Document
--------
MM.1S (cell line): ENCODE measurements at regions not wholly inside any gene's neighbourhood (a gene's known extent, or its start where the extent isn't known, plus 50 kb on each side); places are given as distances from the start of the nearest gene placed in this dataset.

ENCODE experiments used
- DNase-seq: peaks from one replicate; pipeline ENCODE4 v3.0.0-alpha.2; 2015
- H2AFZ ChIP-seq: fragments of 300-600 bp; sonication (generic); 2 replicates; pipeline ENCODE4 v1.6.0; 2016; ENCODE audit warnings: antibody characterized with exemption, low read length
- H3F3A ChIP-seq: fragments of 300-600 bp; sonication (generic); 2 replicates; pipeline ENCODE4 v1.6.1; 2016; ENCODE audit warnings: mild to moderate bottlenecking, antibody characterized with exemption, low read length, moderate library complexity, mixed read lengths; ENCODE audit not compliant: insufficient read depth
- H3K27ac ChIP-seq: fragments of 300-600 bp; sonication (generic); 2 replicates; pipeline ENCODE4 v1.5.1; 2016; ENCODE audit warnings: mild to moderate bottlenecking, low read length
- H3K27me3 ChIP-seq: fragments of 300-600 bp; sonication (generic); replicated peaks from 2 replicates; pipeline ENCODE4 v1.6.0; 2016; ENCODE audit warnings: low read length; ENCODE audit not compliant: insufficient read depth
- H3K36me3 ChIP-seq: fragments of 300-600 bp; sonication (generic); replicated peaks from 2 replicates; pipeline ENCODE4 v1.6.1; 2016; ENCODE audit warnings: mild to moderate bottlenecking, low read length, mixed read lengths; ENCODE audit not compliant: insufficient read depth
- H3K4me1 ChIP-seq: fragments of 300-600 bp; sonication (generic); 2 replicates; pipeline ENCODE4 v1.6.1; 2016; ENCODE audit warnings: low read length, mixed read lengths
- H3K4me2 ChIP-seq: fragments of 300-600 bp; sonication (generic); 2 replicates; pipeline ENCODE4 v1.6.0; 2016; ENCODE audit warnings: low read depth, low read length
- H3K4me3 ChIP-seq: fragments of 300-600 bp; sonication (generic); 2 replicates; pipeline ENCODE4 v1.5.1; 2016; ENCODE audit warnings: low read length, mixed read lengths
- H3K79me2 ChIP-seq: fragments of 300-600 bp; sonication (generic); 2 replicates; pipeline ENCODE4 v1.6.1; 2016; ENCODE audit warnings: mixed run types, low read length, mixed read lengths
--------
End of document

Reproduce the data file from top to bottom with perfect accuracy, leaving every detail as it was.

MM.1S (cell line): ENCODE measurements at regions not wholly inside any gene's neighbourhood (a gene's known extent, or its start where the extent isn't known, plus 50 kb on each side); places are given as distances from the start of the nearest gene placed in this dataset.

ENCODE experiments used
- DNase-seq: peaks from one replicate; pipeline ENCODE4 v3.0.0-alpha.2; 2015
- H2AFZ ChIP-seq: fragments of 300-600 bp; sonication (generic); 2 replicates; pipeline ENCODE4 v1.6.0; 2016; ENCODE audit warnings: antibody characterized with exemption, low read length
- H3F3A ChIP-seq: fragments of 300-600 bp; sonication (generic); 2 replicates; pipeline ENCODE4 v1.6.1; 2016; ENCODE audit warnings: mild to moderate bottlenecking, antibody characterized with exemption, low read length, moderate library complexity, mixed read lengths; ENCODE audit not compliant: insufficient read depth
- H3K27ac ChIP-seq: fragments of 300-600 bp; sonication (generic); 2 replicates; pipeline ENCODE4 v1.5.1; 2016; ENCODE audit warnings: mild to moderate bottlenecking, low read length
- H3K27me3 ChIP-seq: fragments of 300-600 bp; sonication (generic); replicated peaks from 2 replicates; pipeline ENCODE4 v1.6.0; 2016; ENCODE audit warnings: low read length; ENCODE audit not compliant: insufficient read depth
- H3K36me3 ChIP-seq: fragments of 300-600 bp; sonication (generic); replicated peaks from 2 replicates; pipeline ENCODE4 v1.6.1; 2016; ENCODE audit warnings: mild to moderate bottlenecking, low read length, mixed read lengths; ENCODE audit not compliant: insufficient read depth
- H3K4me1 ChIP-seq: fragments of 300-600 bp; sonication (generic); 2 replicates; pipeline ENCODE4 v1.6.1; 2016; ENCODE audit warnings: low read length, mixed read lengths
- H3K4me2 ChIP-seq: fragments of 300-600 bp; sonication (generic); 2 replicates; pipeline ENCODE4 v1.6.0; 2016; ENCODE audit warnings: low read depth, low read length
- H3K4me3 ChIP-seq: fragments of 300-600 bp; sonication (generic); 2 replicates; pipeline ENCODE4 v1.5.1; 2016; ENCODE audit warnings: low read length, mixed read lengths
- H3K79me2 ChIP-seq: fragments of 300-600 bp; sonication (generic); 2 replicates; pipeline ENCODE4 v1.6.1; 2016; ENCODE audit warnings: mixed run types, low read length, mixed read lengths